What to do when you don’t have a safe tile: (Important)

If you don’t have a safe tile (i.e. when you only have tiles below rank D or so), discard pairs and triplets to buy you extra safe tile if the first one passes. Also, if you don’t have a pair or triplet, discard a tile which automatically creates another safe tile (e.g. discard 5, which makes your next 2 relatively safe. Of course don’t discard that 5 if there’s a higher ranked tile).

Betaori against one riichi: Application: (Important)

Example: Betaori against one riichi

When your hand shape is this bad, you shouldn’t be thinking about anything other than betaori in the safest way. That is, think of other players that might do okkake riichi, and preserve tiles that are also safe against other players (that’s why 6s is discarded before 1p here). This is very important.

So here, I drew a 8s and there’s no more genbutsu left. What to discard?

If you remember the chart, there’s no need to waver. I discarded 9s without any hesitation.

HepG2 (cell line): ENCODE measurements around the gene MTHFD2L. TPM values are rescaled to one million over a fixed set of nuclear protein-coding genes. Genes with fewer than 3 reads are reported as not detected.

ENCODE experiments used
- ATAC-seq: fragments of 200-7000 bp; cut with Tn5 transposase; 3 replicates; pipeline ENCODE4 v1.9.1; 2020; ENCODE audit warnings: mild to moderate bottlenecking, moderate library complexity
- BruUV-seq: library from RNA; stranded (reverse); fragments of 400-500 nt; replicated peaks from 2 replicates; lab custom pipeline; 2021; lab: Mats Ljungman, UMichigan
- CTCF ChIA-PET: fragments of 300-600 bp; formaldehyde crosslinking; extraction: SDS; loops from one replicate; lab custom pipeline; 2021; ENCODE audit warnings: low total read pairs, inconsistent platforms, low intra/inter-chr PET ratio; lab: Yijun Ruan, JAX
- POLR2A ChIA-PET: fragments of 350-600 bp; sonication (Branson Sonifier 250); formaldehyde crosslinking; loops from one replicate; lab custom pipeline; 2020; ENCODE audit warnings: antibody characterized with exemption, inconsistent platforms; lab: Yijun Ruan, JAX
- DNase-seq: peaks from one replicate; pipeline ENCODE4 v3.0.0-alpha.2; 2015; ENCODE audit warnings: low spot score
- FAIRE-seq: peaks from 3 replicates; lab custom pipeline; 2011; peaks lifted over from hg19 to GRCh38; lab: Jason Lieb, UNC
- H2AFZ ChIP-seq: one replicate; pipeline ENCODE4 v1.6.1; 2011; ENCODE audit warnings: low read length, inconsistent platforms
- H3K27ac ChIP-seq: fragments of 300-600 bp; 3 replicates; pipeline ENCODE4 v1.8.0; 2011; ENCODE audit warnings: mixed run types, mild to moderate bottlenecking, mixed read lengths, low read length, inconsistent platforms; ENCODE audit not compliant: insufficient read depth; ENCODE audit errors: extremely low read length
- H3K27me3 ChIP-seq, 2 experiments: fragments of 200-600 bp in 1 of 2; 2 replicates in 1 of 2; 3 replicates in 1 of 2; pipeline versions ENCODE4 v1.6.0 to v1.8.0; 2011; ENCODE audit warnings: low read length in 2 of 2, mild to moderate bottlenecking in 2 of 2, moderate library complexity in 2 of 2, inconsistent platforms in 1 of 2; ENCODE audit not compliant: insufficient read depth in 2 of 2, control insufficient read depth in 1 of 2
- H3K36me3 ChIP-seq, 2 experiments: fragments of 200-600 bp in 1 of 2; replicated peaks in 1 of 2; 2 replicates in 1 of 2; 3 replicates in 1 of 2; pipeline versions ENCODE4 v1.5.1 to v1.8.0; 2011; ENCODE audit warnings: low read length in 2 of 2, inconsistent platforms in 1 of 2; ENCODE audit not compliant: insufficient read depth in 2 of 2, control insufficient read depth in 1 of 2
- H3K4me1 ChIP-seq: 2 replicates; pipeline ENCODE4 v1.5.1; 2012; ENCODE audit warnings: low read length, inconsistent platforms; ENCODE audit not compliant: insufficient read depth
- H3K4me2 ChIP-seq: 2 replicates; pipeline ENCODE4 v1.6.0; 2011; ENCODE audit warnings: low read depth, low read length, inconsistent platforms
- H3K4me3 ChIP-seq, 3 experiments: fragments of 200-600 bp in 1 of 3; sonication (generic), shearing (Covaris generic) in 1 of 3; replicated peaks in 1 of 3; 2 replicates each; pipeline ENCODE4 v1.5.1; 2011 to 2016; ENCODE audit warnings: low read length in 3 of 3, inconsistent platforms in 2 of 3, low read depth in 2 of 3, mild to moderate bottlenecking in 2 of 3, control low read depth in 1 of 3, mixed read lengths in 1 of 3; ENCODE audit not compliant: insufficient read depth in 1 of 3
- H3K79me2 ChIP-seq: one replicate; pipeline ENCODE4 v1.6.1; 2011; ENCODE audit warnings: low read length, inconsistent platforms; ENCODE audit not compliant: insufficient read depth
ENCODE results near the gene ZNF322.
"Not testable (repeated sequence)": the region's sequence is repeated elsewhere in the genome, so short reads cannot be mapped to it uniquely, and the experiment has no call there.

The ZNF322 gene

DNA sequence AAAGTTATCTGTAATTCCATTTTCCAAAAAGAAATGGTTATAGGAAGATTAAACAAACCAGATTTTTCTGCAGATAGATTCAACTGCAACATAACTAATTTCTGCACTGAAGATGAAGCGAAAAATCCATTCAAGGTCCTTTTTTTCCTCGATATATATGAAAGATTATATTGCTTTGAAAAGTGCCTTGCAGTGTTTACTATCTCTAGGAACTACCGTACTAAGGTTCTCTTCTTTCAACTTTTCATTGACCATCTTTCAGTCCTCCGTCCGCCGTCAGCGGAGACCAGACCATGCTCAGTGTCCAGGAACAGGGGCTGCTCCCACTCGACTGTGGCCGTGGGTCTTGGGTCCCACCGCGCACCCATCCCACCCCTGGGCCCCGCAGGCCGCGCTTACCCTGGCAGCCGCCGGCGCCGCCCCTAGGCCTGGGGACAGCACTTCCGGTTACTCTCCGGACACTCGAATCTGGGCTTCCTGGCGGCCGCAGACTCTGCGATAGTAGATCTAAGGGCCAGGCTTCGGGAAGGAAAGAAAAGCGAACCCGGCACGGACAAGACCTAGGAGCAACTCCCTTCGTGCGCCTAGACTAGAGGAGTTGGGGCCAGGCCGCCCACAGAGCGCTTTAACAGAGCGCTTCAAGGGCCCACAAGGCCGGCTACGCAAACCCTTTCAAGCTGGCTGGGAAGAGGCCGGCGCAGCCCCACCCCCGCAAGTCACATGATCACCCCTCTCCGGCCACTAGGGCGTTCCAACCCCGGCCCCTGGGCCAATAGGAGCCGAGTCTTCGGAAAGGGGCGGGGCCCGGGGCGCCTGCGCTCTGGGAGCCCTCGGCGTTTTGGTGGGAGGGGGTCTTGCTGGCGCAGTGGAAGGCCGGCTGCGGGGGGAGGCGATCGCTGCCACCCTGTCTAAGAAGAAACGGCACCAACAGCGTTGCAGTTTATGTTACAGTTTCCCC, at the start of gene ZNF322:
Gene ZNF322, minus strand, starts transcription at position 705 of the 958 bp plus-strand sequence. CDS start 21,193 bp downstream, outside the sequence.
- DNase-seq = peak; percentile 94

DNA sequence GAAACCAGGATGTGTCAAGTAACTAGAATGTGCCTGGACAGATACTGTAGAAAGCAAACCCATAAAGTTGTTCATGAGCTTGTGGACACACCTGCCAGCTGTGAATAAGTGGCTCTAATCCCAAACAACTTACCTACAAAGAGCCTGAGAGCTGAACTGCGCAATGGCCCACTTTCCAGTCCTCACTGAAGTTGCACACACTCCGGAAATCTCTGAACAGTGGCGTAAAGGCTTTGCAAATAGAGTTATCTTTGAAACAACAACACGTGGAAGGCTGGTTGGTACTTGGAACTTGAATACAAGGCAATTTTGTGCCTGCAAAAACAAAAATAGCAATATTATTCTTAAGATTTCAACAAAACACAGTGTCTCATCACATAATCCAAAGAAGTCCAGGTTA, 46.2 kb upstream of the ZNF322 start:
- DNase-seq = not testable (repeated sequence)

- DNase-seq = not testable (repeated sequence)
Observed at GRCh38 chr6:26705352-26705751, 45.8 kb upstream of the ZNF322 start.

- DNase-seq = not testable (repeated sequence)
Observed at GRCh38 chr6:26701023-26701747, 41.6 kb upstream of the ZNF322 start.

(3p was pon’d by south player)

Did you memorize the chart?

Select your discard.

If you mastered my betaori technique, there’s no need to hesitate when choosing what to discard here. There’s no genbutsu, so don’t try to read the discards or anything and just follow the chart. Going by the chart, you should discard a single-suji middle tile over no-suji tiles edge tiles (23/78). Terminals are in the same rank as single-suji middle tiles. 2p is one-chance, but it’s around the riichi discard tile, so it goes down one rank and becomes less safe than terminals. So the discard candidates are 6m or 1s. But do you remember what to do when there aren’t enough safe tiles? Discard a pair or a triplet to buy another safe discard. So the only discard here is 1s. There is no need to read. Against one riichi, simply follow the chart.


Following the chart, 7m is the first discard. 7p looks somewhat safe because it’s one-chance and outer tile of 5p that was discarded early, but following the rank, 7m comes first. After 7m is 9p, then 7p, then 3s.

Betaori against two riichi: Theory (Important)